now recognize us and say, ‘So what are
you guys going to do next?’” The
added benefit to that kind of notoriety, noted
Gannon, is that it definitely sets the company
apart from its competition.
The results of the “Kick Butt” campaign
were, by any standard, impressive. “Based
on the quantity sent out and the phoned in responses,
we logged a response rate of approximately 10%,” Gannon
said, adding that a number of its top clients
took the time to call and commend the company
for its humor and ingenuity.
Almost as impressive as the high rate of response,
a few promotional consaltants even paid the company
perhaps the ultimate industry compliment, asking, “Can
we use your idea to promote our company?”
Farmer’s Scraper And Almanac
Promotional consultant Jerome Golfman was looking
to help his company stand out in the melee of
the holiday gift-giving season and give more
than a happy holiday/thank you gift but also
one that demonstrated the company’s talents
and ingenuity with materials.
“Sending holiday gifts to our preferred
3/4 of clients is something I do every year,” Golfman
said. But this particular year, 1996, he had
more to work with due to having more in mind.
The product choice was a 1997 Old Farmer’s
Almanac and a mitten scraper. Imprinted on the
ice scraper was the copy “The weather outside
is FRIGHTFUL … So stay at home” and
the company’s logo. The almanac included
a special message on the back titled “1997
Promotional Forecast” and included several
clever lines such as “Promotional product
demand throughout the year will be high.”
A thousand promotional sets were sent out to
current and potential clients with timing on
“The great thing is that probably more
than 50% of them were mailed the day before the
first frost of the year, and that night we had
our first significant frost and ice,” said
The promotion was such a success that his phone
started ringing just minutes after clients received
them. And many clients were ordering the same
“It was a total fluke,” he said. “You
can’t plan that.”
Opus’ Disappointing Gift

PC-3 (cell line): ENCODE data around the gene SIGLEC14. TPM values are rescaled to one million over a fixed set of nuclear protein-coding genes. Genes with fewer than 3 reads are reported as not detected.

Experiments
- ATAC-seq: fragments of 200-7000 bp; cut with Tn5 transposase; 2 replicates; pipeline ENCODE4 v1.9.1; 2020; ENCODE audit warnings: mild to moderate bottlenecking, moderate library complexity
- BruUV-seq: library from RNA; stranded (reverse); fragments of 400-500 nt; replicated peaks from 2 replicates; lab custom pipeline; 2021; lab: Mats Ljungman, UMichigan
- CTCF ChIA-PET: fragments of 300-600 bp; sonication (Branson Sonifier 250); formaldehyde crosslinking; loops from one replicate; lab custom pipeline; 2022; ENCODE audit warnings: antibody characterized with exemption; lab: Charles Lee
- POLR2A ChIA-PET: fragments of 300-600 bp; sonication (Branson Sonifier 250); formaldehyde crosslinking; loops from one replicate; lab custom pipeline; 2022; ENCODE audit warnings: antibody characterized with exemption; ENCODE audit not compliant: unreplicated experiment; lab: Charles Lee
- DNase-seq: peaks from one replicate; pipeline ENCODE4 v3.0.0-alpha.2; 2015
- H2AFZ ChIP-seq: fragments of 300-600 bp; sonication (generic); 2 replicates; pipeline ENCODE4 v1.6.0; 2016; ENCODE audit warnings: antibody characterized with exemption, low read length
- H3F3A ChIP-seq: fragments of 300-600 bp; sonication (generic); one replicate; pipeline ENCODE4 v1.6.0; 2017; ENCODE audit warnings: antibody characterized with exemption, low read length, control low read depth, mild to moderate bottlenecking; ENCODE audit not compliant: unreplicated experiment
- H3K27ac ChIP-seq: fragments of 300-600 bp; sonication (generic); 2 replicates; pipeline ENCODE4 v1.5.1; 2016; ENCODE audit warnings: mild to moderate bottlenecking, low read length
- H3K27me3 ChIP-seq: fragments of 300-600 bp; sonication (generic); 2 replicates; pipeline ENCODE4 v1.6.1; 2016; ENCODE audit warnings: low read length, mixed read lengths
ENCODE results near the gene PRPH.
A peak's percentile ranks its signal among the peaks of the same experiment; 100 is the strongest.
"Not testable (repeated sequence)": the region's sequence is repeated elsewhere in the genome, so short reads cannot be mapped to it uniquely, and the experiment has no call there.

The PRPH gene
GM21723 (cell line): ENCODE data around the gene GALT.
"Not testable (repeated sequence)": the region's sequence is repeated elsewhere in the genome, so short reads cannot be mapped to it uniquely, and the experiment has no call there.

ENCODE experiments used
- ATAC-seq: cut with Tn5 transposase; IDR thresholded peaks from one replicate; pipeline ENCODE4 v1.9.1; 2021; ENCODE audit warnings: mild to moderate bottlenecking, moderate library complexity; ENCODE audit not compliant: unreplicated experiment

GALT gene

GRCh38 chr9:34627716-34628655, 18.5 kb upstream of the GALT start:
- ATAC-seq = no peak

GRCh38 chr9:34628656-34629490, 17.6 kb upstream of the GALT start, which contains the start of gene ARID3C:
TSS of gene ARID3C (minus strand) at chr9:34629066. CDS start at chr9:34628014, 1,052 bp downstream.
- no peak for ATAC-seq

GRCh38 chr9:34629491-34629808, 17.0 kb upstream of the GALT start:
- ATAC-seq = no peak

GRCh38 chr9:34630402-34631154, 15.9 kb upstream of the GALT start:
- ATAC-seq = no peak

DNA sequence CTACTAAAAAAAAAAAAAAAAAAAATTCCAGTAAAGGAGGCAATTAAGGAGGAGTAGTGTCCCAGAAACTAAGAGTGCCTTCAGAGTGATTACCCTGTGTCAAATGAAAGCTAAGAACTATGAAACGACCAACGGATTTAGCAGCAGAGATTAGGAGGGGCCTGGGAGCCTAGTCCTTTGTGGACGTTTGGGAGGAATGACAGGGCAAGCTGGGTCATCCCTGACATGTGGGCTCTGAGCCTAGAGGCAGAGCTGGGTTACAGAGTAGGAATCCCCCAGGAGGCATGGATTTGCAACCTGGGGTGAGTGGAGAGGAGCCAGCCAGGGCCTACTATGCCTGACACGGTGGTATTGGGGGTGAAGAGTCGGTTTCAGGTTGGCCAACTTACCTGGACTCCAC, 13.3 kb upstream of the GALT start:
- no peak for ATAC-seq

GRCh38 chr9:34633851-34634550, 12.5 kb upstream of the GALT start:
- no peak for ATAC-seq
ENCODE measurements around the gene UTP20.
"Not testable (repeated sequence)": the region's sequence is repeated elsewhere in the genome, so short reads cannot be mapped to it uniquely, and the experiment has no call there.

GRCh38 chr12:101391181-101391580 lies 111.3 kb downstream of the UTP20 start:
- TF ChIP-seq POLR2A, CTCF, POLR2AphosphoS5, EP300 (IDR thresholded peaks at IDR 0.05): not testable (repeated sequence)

Yields 200% Increase
With the Christmas-season holidays rapidly approaching,
Opus Stuff, the merchandising division of Opus
Event Marketing, was faced with an interesting
dilemma of sorts: Opus develops and supplies
merchandise for marketing promotions. The company
prides itself on a proactive approach using market
research, state-of-the-art technology and a vast
network of associates to find unique products
that meet clients’ objectives.
With that in mind, Opus needed to, via its own
holiday gift, convince its clients that it was
the most creative corporate gift source – better
than Santa Claus’ North Pole Compound.
Opus wanted something with a definite twist.
The result was an unpredictable direct mailing
that was the ultimate in predictability.
The mailing was sent to every one of Opus’ clients
nationwide via UPS. These clients included several
high-profile firms. When clients received and
opened their packages, they found a letter and
a fruitcake. That’s right; fruitcake. Perhaps
the most joked-about holiday gift – perhaps
worse than socks or underwear. A “gift” that,
largely through its reputation, many see as offensively
With fruitcake carrying such a heavy social
stigma – perhaps undeserved – for
years, imagine the disappointment one would feel
opening this gift from a valued business associate.
But disappointment was precisely the sentiment
Opus was gambling on. The firm actually built
its message around it, mentioning in the letter
that it had “over 460,000 ideas better
The sales pitch in the letter was delivered
with inventive cheek, mentioning how “holiday
gifts used to be pretty simple ... but do you
know what ‘10 lords-a-leaping’ go
for now a day? ... And where is Bob in accounting
going to put a partridge in a pear tree?’” Playing
on the fruitcake’s projected disappointing
effect, it added, “Look how it made you
feel to get it, and multiply that by everyone
on your gift list.”
The mailing yielded fantastic results. “Our
Christmas sales increased over 200 percent,” said
Robb Pair, Opus Stuff CEO.
Much of the mailing’s success may be due
to the fact that Opus sent it to both the employees
it normally dealt with, as well as the executives.
It received numerous phone messages and emails
from clients, and a couple of letters from their
CEOs, commending them on the creativity of the
Michele Bell is editor of Imprint and Josh Vasquez
is a contributing writer to Imprint.